Each client comes to us with certain goals in mind. The University of Illinois Urbana-Champaign was no different, bringing with them the desire to celebrate the use of recycled and reclaimed materials in their new residence hall. We accomplished this goal by incorporating several environmentally sensitive materials, including carpet made with reclaimed yarns from the manufacturing process, countertops incorporating crushed glass bottles, recycled milk jugs and other plastics, as well as reclaimed wood veneer.
The wood veneer proved to be an interesting research project, taking us back to the early logging days of the east coast.
Recovered from the bottom of Moosehead Lake, which feeds the Kennebec River, these logs had sunken during log drives that had occurred between the early 1600s and late 1800s. This was verified by the different cuts left by the varying logging methods of the time.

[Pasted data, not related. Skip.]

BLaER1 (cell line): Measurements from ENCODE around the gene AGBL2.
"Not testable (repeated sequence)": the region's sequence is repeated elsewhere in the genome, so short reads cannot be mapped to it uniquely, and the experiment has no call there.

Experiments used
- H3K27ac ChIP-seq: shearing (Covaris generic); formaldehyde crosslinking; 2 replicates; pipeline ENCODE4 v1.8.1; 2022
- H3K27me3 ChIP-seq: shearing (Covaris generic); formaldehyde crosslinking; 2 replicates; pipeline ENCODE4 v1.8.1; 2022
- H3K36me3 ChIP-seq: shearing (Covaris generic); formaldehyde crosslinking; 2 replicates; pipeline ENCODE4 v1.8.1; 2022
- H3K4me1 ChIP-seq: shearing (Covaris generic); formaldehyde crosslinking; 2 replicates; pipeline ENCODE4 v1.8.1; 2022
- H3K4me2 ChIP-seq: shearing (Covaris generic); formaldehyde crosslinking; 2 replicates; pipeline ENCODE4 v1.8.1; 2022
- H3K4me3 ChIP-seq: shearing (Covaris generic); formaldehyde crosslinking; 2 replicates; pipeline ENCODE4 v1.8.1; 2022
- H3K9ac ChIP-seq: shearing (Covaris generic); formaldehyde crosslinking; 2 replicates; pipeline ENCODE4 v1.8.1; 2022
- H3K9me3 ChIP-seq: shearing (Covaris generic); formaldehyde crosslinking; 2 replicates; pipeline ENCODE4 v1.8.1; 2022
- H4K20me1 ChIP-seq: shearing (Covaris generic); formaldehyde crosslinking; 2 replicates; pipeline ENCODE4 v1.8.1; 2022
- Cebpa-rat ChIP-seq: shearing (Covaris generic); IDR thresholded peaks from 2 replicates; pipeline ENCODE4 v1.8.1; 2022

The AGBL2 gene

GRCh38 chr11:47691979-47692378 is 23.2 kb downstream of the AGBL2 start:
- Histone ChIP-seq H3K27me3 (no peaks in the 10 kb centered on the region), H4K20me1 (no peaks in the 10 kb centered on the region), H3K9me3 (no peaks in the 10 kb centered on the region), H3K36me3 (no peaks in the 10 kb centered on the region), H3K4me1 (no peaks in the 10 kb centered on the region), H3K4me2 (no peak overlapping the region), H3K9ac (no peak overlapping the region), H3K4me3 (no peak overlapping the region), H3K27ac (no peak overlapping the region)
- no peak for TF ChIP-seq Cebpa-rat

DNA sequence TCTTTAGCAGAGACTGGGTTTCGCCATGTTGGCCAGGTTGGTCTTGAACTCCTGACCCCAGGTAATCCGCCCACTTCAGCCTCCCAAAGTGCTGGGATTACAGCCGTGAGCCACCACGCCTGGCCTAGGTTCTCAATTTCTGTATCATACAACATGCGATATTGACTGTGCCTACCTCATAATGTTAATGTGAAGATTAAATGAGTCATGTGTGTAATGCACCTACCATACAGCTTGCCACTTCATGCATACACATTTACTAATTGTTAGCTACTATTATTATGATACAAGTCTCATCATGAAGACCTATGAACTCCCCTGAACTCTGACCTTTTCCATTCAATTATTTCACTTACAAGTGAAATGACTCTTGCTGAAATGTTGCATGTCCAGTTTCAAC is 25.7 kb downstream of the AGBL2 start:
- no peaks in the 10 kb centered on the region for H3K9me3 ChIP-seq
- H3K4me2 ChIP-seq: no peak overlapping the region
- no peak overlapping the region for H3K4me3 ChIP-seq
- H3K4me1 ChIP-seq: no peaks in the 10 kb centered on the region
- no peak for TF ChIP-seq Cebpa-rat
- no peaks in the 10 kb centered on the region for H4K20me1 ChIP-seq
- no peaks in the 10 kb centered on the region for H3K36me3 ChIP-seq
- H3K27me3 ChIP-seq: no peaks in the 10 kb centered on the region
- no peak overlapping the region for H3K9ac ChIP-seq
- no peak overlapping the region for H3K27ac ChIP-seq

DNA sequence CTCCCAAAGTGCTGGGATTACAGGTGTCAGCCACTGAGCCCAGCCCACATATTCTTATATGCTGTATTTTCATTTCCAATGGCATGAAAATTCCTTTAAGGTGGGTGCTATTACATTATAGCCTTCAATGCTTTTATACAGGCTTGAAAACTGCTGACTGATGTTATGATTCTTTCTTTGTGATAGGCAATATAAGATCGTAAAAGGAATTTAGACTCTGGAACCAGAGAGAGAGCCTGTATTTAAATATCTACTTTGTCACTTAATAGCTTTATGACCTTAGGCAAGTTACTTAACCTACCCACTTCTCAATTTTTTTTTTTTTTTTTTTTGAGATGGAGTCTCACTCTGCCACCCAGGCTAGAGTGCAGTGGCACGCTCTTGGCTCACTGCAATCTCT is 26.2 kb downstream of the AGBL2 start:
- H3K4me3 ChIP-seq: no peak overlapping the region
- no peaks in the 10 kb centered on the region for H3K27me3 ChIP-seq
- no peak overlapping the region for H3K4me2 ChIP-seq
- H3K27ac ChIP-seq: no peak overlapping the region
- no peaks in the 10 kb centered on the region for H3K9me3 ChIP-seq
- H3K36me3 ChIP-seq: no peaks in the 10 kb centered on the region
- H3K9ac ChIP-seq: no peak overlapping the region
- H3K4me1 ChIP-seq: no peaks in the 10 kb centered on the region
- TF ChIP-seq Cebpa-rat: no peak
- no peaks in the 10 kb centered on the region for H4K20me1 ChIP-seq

At one point during this time period, the lake had four sawmills operating on the southern end. Loggers would cut down the trees surrounding the lake, haul the trunks into the water with horses or oxen where nimble-footed men called “Log Drivers” or “River Pigs” would guide the logs downstream, using pike poles to keep them from jamming or running ashore. During these log drives, many logs were lost or abandoned during inclement weather. Resting undisturbed for centuries, these logs were preserved by fresh Maine water, protecting them from direct sunlight, pests, and oxygen; key ingredients for decay. These sunken logs are referred to as “deadheads.” According to the founder of an antique wood flooring company, the Goodwin Company, George Goodwin, “deadhead” logs are named because the small end that floats looks like a head floating in the water.
Today the logs are recovered by underwater loggers with the use of sonar and boats equipped with long armed claws. Found in deep water, these logs are pulled to a holding area in the lake near the dock until they were ready to be put on a truck for processing to avoid unnecessary decay from air exposure. Once plucked from the lake using a long-armed claw, logs are sent to the saw mill for processing into veneers and other products giving life and energy to projects much like our own Wassaja Hall.